It’s a commonly accepted fact that leaving the scene of an car accident in Indiana without stopping to see if anyone has been injured or killed is not only morally reprehensible but also illegal. Unfortunately, hit-and-run accidents are all too common; they occur an average of more than 2,000 times each day in the United States. In 2020 alone, Indiana experienced 24,892 hit-and-run accidents, which averaged out to 68 per day.
As you would expect, leaving the scene of an accident is a felony if anyone has been injured or killed. Indiana Motor Vehicles Code 9-26-1-1.1 clearly states the legal requirements for drivers in our state.
If you are involved in an accident, you must:
- Stop your car at the scene. If this is unsafe or your car would be obstructing traffic, you should move it, staying as close to the scene as possible. (Moving your vehicle for this reason is not considered to be leaving the scene of the accident.)
- Render assistance to anyone at the scene who is injured or trapped. This doesn’t mean that you are required to lift a car or make your way through flames. “Rendering assistance” may simply mean calling 9-1-1 and requesting an ambulance.
- Report the accident to the police (unless the other driver has already done so). If the accident is serious, call 9-1-1, but if it seems minor and no one is injured, you can report the accident to the non-emergency number for the police department.
- Exchange your name, address, vehicle registration, and license details with the other driver.
- The consequences of leaving the scene of an accident after causing serious, catastrophic, or fatal injury while being intoxicated (a level 3 felony) is 10-30 years of imprisonment plus a fine of up to $10,000.
- The penalty for leaving the scene of an accident after causing death or catastrophic injury (a level 4 felony) is 2-12 years of imprisonment plus a fine of up to $10,000.
- The penalty for leaving the scene of an accident after causing serious injury (a level 6 felony) is 6 months – 2.5 years and a fine of up to $10,000.
- The penalty for leaving the scene of an accident after causing bodily injury (a Class A misdemeanor) is up to 1 year of imprisonment and a fine of up to $5,000.
What about leaving the scene of an accident with no injuries?
- Technically, you would not be committing a felony by leaving an injury-free accident scene, but you could be committing a misdemeanor.
- The penalty for leaving the scene of an accident that caused no injuries but which caused property damages of $1,000 or more (a Class B misdemeanor) is up to 180 days of imprisonment and a fine of up to $1,000.
- If public property (such as a guard rail) is damaged (other than the two vehicles involved in the collision), you are required to report the accident.
- If you damage an unoccupied car and can’t find the driver, you must report the accident. If you don’t report it to the property owner or police, you have committed a Class B misdemeanor.
- Even leaving the scene of a single car accident is against the law. You must make an attempt to contact the owner of any property that has been damaged.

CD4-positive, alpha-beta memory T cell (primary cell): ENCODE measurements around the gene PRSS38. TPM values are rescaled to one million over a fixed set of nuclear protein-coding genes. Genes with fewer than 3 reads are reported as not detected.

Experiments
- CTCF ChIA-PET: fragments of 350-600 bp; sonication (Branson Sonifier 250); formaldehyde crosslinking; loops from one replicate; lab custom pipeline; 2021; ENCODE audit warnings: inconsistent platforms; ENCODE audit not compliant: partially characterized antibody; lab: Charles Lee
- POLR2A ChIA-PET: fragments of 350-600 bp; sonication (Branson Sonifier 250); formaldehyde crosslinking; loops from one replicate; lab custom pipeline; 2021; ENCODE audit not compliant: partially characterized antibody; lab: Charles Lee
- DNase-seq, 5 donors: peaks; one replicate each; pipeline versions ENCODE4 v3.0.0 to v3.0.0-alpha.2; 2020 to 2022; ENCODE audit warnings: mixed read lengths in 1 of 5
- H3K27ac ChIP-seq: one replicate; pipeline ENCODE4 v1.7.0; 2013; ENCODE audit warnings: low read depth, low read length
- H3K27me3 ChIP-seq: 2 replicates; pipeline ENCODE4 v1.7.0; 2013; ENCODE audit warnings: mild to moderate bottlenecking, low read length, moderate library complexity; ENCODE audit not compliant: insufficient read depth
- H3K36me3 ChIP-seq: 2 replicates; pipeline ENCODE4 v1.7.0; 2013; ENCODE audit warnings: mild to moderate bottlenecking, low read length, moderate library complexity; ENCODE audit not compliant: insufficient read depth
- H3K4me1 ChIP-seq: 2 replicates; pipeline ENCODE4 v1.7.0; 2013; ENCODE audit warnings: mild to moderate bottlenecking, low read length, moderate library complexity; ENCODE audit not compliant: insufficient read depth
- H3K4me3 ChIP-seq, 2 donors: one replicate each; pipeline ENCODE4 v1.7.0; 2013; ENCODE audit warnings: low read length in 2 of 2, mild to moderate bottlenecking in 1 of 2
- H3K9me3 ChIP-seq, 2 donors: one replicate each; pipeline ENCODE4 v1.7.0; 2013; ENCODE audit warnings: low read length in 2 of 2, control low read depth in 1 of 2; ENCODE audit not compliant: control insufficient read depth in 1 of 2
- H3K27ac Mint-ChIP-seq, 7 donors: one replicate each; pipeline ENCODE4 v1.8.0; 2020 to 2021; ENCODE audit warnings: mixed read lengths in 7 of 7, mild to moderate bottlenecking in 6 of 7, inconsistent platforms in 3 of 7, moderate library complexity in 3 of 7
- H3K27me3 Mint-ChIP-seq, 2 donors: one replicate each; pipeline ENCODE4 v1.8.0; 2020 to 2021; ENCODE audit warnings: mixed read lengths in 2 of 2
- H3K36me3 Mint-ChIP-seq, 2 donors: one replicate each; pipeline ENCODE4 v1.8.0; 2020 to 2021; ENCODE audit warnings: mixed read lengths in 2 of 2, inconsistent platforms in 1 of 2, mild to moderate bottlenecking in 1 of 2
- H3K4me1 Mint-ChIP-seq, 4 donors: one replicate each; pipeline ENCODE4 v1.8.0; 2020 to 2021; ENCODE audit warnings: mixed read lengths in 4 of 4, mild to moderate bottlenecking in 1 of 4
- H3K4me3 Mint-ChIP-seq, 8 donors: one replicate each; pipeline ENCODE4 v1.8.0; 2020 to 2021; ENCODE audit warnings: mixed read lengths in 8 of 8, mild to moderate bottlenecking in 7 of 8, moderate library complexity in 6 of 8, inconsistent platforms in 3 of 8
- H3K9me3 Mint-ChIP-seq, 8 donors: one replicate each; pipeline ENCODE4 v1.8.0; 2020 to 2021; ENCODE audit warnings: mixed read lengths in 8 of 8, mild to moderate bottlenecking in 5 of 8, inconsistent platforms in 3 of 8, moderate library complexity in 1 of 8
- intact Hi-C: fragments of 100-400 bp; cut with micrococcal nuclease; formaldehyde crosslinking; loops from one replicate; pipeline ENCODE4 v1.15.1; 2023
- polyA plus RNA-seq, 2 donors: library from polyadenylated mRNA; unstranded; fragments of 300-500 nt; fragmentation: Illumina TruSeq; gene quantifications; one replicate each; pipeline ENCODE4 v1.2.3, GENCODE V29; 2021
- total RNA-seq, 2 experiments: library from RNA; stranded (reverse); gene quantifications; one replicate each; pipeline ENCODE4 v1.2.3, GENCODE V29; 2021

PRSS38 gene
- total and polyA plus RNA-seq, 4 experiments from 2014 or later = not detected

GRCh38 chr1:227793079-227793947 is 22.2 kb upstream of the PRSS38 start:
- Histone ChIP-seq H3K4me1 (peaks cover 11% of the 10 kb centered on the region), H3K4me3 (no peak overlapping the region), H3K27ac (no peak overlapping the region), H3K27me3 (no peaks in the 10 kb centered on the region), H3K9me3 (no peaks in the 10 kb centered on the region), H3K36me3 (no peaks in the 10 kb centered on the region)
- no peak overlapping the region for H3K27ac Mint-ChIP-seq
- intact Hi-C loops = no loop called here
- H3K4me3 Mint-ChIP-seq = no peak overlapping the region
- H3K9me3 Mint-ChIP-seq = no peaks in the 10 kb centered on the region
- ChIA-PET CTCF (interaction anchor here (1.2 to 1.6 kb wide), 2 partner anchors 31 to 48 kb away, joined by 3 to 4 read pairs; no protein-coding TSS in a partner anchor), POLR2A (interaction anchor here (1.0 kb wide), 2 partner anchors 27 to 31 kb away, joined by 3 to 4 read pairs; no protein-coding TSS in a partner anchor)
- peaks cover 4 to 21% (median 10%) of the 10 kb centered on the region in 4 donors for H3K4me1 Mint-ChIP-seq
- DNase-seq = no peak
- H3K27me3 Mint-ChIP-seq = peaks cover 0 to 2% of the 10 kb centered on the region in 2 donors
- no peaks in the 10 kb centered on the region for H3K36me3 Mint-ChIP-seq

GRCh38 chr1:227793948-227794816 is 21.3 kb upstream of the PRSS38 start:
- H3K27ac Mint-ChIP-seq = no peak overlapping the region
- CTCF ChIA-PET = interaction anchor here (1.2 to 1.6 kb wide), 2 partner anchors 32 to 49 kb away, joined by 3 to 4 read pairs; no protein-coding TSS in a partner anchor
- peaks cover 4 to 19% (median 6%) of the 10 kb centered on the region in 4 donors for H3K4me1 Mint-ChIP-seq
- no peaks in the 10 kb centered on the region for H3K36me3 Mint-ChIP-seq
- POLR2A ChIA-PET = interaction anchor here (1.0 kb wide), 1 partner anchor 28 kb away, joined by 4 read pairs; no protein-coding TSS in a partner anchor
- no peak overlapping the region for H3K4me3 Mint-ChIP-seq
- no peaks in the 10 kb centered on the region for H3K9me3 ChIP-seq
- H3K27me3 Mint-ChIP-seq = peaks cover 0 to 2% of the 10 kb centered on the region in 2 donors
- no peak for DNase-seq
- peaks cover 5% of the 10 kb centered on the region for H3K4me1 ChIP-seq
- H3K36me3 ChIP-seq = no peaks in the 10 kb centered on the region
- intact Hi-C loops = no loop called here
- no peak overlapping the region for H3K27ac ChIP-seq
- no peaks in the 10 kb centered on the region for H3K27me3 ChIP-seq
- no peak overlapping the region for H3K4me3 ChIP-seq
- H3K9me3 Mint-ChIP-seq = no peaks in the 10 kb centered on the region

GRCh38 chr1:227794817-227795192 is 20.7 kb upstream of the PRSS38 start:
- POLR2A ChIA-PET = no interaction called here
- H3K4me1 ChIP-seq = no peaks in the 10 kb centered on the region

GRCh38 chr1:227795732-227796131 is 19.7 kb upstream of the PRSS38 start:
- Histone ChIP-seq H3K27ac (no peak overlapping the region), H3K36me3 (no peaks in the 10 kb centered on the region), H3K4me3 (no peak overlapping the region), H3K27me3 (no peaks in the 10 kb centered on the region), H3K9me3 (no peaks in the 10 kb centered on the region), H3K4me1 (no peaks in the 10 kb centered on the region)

In summary, you must report the accident if property damages equal $1,000 or more. This is where things become murky. You may make an estimate at the scene, but you have no way of knowing definitively how much it will cost to fix your car or the other car. Hint: Even minor repair costs can mount up, and they always cost more than you think they will.
Even though it may be tempting to agree with the other driver not to report a minor accident, you are taking a major risk. Not only could the damage amount to more than $1,000, but you are also leaving yourself without a vital piece of information for your insurance company without a police report.
In many cases, someone who has seemed to be perfectly reasonable at the scene of an accident that he caused goes home and decides to file a personal injury lawsuit against you and claim that you were the one at fault. Is that person actually injured? Maybe, but maybe not. Either way, you need to prove that you were not the at-fault driver. Without a police report, this will be an uphill battle.
Alternatively, you may wake up the morning after your fender bender and realize that you have whiplash and need medical attention. If the other driver’s negligence caused the accident, you will want the security of a police report with the relevant details in case you need to file a claim against that driver’s insurance – or file a personal injury lawsuit.
Crossen Law Firm – Indiana Car Accident Attorneys
Even if it seems that there are no injuries, you should make no assumptions after being involved in a car accident. Leaving the scene of an accident in Indiana is never recommended. Err on the side of caution by reporting the car accident. Injuries may not be apparent until weeks or even months after the crash. At Crossen Law Firm, our Indiana car accident attorneys have the skills and knowledge necessary not only to advise you but also to effectively negotiate with insurance companies to obtain maximum compensation if necessary. Call us at 317-401-8626 for a free consultation. Or contact us online.